Burns, speaking at a Financial Times event in Washington, said the Chinese government had been struck by Ukraine's fierce resistance to Russia's invasion and by the economic costs Russia is bearing.

"I think the Chinese leadership is looking very carefully at all this – at the costs and consequences of any effort to use force to gain control over Taiwan," Burns said.

He cautioned, however, that it would not shift Chinese leader Xi Jinping's long-term goals over Taiwan.

"I don't for a minute think that this has eroded Xi's determination over time to gain control over Taiwan," said Burns. "But I think it's something that's affecting their calculation about how and when they go about doing that."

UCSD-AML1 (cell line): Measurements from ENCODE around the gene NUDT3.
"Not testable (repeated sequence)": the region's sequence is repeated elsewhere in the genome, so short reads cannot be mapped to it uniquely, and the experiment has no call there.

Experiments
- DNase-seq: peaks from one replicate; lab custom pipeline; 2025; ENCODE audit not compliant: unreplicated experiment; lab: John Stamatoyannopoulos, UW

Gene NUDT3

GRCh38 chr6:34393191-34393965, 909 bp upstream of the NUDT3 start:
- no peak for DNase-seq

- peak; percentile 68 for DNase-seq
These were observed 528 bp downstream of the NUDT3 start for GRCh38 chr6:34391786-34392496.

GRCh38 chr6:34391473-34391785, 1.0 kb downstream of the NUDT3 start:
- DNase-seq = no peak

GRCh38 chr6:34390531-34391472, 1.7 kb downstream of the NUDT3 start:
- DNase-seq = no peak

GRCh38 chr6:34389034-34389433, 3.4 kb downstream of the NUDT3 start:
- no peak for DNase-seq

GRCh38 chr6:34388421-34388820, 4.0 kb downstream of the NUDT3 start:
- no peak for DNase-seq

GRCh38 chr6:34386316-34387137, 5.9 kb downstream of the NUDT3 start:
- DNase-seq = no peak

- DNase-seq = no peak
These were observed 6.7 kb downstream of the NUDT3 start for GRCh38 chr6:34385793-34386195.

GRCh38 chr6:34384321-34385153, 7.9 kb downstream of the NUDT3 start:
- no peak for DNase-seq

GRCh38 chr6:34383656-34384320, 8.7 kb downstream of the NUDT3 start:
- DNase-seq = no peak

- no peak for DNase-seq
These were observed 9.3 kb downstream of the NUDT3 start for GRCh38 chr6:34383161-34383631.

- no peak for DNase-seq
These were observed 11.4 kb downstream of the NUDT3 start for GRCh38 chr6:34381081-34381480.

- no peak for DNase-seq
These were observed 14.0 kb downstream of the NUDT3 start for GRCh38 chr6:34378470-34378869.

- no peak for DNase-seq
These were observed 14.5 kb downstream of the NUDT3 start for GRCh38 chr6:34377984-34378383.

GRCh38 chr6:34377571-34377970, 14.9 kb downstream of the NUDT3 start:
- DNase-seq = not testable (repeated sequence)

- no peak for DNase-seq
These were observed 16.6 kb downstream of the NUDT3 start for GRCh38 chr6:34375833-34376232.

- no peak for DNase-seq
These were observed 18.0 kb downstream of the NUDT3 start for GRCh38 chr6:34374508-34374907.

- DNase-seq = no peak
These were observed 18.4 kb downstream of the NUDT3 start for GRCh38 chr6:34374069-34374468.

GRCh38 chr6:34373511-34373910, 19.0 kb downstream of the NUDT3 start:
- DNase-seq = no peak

China has refused to condemn Russia's war in Ukraine and has criticized Western sanctions on Moscow.

Beijing and Moscow declared a "no-limits" strategic partnership several weeks before the Feb. 24 invasion, and have been forging closer energy and security ties in recent years to push back on the United States and the West.

But Burns said the United States believed China was unsettled by the reputational damage of being associated with the "brutishness" of Russian President Vladimir Putin's military action.

"I think what the bitter experience, in many ways, of Putin's Russia in Ukraine over the last 10 or 11 weeks has done is demonstrate that that friendship actually does have some limits," Burns said.